October 10, 2017
The Melodious Thunk would have been 100 today.
Thelonious Monk is one of modern music’s greatest innovators. His radical approach to the piano transcended the be-bop movement from which he emerged, pushing the boundaries of the jazz form decades before the likes of John Coltrane, Sun Ra and the avant garde broke it down completely.
But his influence was keenly felt beyond the jazz world too. He was an iconoclast, an anti-establishment figure, and about as punk a spirit as you could get. Captain Beefheart, one of Monk’s countless admirers, captures that spirit in an anecdote in which Monk arrives on stage for a performance, pours a vase of roses into the piano, slams the lid shut, sits down, plays a single note, and leaves the stage. This was no artistic tantrum, nor self-consciously subversive statement. Monk just wasn’t feeling it.
To mark his centenary, we asked Chris Read of WhoSampled.com to chart another of Monk’s lasting legacies – that on hip-hop. Sampled by everyone from Gang Starr and Wu Tang to Chaka Kahn, his off-beat, angular, unpredictable playing has laid the foundations for some of hip-hop’s most memorable moments. Here are 10 of the best.
No discussion of jazz as sampled in hip-hop would be complete without mention of Gang Starr’s ‘Jazz Thing’ – the revered NY duo’s ode to the genre, featured on the soundtrack to Spike Lee’s 1990 movie Mo Better Blues. “Thelonious Monk, A Melodious Thunk, No mistakes were made with the notes he played,” raps Guru in the song’s second verse, referring to a nickname given to Monk for his clunky yet melodic style of playing.
The track’s samples of Monk are fairly fleeting: a brief clip of Monk’s voice introducing the track as “a new tune I just composed not so long ago,” and a short piano phrase in the song’s intro alongside snippets of Duke Ellington and Billie Holiday among others.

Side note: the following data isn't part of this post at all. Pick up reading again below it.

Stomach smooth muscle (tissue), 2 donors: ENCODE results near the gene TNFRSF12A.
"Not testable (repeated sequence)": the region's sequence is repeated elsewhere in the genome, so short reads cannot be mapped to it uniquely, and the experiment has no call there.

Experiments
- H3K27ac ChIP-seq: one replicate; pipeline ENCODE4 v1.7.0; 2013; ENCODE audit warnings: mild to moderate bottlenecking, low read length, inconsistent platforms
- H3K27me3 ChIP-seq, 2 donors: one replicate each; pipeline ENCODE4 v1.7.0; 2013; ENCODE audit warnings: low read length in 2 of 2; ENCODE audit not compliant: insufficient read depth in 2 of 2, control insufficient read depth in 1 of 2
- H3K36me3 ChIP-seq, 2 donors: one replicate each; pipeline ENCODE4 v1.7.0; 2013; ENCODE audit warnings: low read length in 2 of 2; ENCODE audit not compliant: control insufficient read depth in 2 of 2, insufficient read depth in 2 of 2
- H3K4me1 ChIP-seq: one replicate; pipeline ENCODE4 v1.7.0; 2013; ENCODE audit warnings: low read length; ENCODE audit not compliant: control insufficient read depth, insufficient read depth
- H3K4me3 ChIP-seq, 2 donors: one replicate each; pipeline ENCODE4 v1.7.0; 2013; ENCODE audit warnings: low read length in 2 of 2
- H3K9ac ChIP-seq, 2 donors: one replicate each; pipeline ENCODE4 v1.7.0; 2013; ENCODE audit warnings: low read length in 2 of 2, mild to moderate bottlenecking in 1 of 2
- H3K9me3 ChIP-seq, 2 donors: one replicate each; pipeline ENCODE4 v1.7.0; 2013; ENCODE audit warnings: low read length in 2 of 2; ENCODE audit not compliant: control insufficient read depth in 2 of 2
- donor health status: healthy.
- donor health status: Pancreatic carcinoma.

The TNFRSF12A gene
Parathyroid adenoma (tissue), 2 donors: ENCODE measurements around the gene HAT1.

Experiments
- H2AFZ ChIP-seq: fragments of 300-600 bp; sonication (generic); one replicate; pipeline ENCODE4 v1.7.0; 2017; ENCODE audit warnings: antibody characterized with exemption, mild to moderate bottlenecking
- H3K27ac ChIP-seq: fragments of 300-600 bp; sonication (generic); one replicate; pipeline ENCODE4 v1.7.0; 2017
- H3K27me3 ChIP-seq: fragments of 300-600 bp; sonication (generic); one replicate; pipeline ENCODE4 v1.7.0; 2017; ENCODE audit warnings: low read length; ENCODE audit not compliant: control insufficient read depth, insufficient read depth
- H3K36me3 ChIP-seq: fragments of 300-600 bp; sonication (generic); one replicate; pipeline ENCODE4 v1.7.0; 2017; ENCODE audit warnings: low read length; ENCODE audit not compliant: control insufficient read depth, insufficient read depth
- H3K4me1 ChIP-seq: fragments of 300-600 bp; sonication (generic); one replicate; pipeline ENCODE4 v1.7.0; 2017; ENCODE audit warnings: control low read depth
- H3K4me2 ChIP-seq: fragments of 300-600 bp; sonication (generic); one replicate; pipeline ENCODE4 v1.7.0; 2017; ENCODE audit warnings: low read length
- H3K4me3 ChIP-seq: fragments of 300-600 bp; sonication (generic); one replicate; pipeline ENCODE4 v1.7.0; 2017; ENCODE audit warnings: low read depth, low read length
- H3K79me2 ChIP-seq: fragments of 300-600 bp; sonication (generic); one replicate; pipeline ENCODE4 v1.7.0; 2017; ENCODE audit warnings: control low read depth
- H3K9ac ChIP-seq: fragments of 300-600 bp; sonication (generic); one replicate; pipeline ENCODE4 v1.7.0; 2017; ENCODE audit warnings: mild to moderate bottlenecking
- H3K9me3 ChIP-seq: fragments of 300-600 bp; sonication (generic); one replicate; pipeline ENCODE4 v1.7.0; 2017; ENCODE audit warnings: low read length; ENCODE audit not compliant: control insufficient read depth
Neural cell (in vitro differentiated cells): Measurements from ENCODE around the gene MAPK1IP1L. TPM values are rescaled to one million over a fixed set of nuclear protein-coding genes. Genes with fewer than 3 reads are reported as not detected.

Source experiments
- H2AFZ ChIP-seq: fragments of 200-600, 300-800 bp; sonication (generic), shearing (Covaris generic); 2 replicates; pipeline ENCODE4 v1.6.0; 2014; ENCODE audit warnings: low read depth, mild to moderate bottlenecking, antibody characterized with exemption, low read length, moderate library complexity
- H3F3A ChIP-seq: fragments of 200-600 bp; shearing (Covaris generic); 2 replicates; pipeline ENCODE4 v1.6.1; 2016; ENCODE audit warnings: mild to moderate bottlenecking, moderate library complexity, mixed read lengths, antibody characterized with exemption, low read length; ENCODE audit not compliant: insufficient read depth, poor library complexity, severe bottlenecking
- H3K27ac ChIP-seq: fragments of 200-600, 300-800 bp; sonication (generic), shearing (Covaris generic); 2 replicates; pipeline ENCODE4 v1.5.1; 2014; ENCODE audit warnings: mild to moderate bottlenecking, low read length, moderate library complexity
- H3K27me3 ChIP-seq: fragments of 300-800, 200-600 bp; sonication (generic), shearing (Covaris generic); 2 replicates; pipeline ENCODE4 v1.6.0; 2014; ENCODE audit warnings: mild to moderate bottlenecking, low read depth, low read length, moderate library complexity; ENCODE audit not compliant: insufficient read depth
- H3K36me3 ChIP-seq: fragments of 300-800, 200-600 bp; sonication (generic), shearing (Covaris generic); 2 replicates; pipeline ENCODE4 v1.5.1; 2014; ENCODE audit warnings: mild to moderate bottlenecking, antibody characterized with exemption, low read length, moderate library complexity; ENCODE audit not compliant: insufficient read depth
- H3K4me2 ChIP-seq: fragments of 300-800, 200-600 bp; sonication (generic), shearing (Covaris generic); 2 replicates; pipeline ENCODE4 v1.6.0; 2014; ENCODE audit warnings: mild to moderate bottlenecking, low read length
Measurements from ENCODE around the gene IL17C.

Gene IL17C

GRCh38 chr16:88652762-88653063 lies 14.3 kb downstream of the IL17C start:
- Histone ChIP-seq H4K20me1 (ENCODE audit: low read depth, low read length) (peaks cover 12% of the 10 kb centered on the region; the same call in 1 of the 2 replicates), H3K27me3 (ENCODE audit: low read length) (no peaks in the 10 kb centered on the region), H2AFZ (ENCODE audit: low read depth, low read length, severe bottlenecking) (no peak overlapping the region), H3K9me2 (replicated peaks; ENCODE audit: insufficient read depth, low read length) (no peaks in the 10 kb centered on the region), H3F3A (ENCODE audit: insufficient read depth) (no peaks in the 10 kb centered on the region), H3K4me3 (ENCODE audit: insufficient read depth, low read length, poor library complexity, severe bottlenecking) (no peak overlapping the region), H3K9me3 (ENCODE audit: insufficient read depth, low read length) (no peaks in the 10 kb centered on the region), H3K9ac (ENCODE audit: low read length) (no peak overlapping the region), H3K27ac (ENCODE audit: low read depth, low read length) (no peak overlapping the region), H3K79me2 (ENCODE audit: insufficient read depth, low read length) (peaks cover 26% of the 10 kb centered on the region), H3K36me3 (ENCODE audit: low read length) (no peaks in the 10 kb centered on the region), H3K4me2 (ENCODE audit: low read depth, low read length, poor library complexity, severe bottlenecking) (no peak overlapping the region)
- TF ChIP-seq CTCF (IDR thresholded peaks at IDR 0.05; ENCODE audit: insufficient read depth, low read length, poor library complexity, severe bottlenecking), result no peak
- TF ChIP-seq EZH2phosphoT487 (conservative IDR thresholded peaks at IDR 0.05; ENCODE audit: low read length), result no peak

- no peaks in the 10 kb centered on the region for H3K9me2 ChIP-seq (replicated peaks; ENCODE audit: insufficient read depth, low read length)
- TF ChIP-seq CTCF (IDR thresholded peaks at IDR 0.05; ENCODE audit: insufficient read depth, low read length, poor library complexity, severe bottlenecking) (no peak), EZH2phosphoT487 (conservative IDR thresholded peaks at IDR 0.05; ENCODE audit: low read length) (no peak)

‘Music Evolution (DJ Premier Mix)’
Musical contributors to Mo Better Blues reassemble on this track from Branford Marsalis’s ‘Buckshot LeFonque’ project, remixed by Gang Starr’s DJ Premier. This time Monk plays a more central role, a piano hook from 1966’s ‘Locomotive’ forming the backbone of the track.
‘Shame on a Nigga’
Samples: Black & Tan Fantasy
A pair of short piano riffs from Monk’s 1956 rendition of Duke Ellington’s ‘Black and Tan Fantasy’ find a home in RZA’s unique production on Wu Tang’s 1993 debut LP. They’re nestled among flam snares and a typically Wu-Tang assortment of samples that includes Syl Johnson, and dialogue from Shaolin Kung Fu movies.
‘Clan in Da Front’
Samples: Ba-Lue Bolivar Ba-Lues-Are
A second appearance for Monk on the 36 Chambers LP comes in the form of 1964’s ‘Ba-Lue-Bolivar-Lues-Are’ on ‘Clan in Da Front’. This time the sample sits among the much sampled drums of Melvin Bliss, an atmospheric soul chop from The New Birth, and, of course, some Shaolin cinema dialogue. This sample is fairly central to the Wu-Tang story, having also been used on the group’s 1992 demo tape ‘Cuttin Headz’ and reprised on ODB’s track of the same name in 1995.
Samples: Pannonica (San Francisco Version)
A brief extract from Monk’s 1959 San Francisco performance makes a characteristically skittish appearance in ‘Microphone Mathematics’ from Madlib alter-ego Quasimoto.
‘I Go To Work’
Samples: Straight No Chaser
Champions of the UK acid-jazz-rap movement of the early ’90s, Us3 lift drums from Monk’s 1952 Blue Note classic ‘Straight No Chaser’ for 1993’s ‘I Go To Work’, marrying them with a horn sample from fellow Blue Note artist Jackie McLean for an acid jazz groove that is very much of its day.
‘This Is How It Sounds’
Samples: In Walked Bud
Back in ’95, sampling jazz wasn’t the exclusive preserve of the New York underground or retro experimentalists from the UK. West Coast crossover rapper Skee-Lo, who scored a Top 10 hit with his self-deprecating anthem ‘I Wish,’ sampled a riff from Monk’s ‘In Walked Bud’ for this album track, ‘This Is How It Sounds’.
9 Lazy 9
Samples: Monk’s Dream
Best known for their downbeat instrumental outings from the mid ’90s trip hop heyday, Ninja Tune’s 9 Lazy 9 replay runs from ‘Monk’s Dream’ for a track of the same name, creating an uptempo jazz break that hints at proto-broken beat.
‘Be Bop Medley’
Chaka Khan re-appropriates a riff from Monk’s ‘Epistrophy’ for 1982’s ‘Be Bop Medley’, a track which employs synths, drum machines and Chaka’s voice to mesh riffs from a selection of ’50s be bop classics by the likes of Coltrane, Charlie Parker, Dizzy Gillespie and Miles Davis. It’s fantastic, but every bit as unusual as it sounds.
Tribute to Ronald
(Not On Label)
Samples: Ruby, My Dear
Bringing things a little more up to date, human meme and Youtube rap sensation Pink Guy was sampling Monk in 2014, and clocking up a couple of million views in the process with ‘Tribute to Ronald 1’, a song about McDonalds that’s a lot better than this description makes it sound.